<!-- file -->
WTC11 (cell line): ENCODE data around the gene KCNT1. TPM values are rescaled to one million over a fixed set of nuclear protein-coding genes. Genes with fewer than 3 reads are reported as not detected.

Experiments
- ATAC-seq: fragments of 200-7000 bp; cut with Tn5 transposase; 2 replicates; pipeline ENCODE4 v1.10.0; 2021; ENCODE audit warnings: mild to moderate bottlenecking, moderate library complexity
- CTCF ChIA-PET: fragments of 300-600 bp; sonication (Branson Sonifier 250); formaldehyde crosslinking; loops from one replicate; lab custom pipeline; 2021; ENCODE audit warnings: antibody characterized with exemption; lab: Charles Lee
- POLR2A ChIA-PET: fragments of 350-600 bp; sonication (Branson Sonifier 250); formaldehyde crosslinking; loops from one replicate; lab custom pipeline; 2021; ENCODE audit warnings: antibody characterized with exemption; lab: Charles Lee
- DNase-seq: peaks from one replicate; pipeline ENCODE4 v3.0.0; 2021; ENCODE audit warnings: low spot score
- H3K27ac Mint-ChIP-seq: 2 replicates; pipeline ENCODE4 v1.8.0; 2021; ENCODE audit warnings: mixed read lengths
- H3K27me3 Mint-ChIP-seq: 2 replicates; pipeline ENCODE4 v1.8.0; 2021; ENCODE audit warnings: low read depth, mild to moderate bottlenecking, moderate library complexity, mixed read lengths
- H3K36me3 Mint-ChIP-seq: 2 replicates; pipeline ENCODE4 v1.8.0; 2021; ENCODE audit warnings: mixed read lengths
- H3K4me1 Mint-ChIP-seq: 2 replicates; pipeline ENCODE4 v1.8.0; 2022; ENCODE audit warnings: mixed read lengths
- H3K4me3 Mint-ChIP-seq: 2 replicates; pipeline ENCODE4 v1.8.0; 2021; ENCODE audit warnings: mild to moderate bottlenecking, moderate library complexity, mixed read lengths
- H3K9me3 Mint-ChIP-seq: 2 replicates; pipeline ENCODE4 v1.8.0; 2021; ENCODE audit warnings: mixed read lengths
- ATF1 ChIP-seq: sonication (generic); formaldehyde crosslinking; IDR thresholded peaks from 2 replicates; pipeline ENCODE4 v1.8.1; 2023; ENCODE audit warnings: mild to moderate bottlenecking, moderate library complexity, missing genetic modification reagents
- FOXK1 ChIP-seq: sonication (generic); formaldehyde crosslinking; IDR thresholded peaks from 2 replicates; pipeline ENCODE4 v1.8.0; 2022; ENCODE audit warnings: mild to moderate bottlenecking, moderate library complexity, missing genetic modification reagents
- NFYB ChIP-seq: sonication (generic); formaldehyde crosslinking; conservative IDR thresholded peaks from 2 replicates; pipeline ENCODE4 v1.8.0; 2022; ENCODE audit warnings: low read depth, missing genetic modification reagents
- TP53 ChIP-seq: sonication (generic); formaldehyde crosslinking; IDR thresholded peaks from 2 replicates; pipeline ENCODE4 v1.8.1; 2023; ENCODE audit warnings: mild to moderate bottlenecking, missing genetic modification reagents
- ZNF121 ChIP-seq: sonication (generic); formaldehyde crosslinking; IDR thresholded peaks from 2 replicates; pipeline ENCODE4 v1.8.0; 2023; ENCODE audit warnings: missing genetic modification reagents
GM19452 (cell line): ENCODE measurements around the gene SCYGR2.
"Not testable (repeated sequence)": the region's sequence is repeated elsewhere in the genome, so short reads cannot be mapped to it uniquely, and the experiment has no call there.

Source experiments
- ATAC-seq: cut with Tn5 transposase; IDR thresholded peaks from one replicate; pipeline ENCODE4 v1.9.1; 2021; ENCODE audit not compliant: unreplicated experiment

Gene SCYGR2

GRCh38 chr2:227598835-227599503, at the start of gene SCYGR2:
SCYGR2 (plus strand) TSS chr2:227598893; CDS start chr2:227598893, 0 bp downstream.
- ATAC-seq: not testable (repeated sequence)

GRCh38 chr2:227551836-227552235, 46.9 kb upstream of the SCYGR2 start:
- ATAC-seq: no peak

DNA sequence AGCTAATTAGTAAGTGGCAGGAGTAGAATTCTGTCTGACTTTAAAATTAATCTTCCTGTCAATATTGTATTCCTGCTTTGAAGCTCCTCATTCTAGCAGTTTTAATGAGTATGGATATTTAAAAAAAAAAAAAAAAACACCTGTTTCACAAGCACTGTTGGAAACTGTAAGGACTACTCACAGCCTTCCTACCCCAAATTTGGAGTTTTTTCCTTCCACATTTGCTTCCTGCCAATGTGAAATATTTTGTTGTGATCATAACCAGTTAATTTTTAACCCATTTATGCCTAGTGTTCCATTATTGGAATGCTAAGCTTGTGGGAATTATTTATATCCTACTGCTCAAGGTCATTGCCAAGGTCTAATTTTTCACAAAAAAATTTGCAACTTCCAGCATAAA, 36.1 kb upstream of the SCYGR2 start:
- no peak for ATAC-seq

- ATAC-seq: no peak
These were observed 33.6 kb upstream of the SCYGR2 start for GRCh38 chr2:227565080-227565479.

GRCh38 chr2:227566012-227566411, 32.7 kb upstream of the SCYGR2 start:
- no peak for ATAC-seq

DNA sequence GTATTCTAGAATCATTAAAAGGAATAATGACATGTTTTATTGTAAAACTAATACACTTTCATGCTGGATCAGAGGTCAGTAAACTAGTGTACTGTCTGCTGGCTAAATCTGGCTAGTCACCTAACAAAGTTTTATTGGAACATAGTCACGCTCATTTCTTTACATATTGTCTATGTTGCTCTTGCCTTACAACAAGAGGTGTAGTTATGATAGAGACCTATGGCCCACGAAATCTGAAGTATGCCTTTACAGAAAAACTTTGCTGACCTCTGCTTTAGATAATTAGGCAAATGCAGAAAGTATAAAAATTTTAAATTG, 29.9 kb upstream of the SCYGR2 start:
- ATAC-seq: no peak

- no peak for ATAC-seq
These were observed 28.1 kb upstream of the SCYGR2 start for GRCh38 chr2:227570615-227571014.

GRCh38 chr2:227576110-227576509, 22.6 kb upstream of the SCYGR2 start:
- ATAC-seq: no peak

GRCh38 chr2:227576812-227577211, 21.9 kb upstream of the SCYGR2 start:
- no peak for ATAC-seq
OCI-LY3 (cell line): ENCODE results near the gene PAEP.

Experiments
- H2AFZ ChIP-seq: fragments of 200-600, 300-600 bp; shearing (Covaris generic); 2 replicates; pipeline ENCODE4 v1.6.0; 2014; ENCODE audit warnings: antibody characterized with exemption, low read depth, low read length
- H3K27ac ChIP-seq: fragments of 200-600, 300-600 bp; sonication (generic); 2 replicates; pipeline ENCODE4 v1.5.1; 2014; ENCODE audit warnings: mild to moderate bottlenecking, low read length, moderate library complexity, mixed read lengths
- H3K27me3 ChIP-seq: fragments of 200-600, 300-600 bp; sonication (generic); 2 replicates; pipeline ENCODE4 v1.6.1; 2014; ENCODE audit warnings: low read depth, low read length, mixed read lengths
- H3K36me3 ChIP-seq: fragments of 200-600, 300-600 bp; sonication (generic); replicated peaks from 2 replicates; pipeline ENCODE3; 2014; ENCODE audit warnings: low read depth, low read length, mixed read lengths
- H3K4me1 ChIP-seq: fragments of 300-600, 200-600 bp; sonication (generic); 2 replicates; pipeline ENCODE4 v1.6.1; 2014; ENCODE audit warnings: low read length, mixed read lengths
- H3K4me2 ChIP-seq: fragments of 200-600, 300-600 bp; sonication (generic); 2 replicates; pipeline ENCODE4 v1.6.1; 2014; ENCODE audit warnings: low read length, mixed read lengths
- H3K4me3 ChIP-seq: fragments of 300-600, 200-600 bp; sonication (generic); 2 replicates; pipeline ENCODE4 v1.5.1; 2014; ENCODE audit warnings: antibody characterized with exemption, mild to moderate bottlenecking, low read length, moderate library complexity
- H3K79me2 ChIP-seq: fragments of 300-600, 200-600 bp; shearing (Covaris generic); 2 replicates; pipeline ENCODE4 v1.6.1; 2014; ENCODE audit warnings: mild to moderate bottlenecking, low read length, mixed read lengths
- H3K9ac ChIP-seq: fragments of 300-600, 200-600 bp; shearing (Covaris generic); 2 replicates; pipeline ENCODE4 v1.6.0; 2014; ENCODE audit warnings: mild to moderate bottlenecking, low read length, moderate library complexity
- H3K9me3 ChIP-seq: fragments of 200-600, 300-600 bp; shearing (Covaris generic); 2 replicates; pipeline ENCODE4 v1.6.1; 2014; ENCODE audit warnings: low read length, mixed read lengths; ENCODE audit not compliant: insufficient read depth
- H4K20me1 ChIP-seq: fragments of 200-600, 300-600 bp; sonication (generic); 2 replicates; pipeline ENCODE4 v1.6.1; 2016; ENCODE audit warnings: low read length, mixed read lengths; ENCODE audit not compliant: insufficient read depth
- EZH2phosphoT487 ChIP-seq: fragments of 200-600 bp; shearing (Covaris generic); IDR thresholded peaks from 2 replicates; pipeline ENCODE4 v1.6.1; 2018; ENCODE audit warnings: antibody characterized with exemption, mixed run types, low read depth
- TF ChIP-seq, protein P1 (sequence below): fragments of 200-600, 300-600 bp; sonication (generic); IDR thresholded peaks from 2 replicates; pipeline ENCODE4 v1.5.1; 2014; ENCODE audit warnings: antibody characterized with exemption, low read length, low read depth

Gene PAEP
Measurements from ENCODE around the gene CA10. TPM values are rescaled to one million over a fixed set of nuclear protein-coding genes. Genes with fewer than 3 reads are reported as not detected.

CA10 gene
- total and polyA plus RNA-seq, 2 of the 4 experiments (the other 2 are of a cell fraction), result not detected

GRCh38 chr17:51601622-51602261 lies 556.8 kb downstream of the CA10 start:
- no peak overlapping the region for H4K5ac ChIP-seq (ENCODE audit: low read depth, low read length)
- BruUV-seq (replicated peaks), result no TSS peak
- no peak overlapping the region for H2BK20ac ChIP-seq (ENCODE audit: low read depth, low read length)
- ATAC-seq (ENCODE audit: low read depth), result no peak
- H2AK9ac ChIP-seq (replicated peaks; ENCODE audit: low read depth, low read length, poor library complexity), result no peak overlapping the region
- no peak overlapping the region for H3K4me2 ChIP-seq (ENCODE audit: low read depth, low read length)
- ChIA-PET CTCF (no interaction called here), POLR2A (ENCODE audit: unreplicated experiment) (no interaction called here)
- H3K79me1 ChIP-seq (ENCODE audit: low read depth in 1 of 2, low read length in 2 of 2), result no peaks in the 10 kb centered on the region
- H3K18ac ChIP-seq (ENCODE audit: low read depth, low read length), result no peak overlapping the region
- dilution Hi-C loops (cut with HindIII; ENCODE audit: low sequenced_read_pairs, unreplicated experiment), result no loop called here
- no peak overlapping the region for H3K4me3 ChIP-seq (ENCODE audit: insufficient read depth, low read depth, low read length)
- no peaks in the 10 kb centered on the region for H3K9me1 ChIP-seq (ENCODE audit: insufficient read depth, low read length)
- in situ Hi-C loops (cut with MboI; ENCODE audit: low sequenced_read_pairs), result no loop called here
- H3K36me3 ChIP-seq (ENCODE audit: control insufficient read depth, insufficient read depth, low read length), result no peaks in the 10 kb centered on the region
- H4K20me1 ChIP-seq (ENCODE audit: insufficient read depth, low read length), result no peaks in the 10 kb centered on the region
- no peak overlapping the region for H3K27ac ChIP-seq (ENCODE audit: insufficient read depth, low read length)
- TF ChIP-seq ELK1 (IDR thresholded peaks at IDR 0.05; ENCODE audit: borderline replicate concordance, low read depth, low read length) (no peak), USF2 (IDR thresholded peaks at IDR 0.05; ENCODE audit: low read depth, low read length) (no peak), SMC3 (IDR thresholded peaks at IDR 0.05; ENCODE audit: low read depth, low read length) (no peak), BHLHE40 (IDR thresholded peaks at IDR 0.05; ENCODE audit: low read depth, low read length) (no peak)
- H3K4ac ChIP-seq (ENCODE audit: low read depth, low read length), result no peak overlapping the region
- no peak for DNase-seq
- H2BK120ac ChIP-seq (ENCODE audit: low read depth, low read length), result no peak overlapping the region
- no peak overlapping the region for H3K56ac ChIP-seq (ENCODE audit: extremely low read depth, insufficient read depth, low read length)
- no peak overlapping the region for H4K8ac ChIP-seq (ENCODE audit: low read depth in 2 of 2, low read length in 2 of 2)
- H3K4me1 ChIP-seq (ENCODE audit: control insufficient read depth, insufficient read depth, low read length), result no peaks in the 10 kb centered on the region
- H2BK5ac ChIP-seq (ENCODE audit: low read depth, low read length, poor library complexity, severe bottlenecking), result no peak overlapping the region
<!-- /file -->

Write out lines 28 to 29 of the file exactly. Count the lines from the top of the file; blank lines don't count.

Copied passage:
DNA sequence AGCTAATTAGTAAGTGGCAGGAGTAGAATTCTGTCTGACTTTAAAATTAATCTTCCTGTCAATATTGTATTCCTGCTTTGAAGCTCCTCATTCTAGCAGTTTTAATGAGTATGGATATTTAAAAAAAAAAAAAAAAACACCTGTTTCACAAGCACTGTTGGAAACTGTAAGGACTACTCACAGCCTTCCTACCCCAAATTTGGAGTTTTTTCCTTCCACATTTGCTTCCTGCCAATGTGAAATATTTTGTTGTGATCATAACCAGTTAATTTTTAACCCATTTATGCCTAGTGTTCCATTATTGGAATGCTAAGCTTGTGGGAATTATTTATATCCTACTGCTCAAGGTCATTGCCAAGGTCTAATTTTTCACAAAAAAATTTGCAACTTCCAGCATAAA, 36.1 kb upstream of the SCYGR2 start:
- no peak for ATAC-seq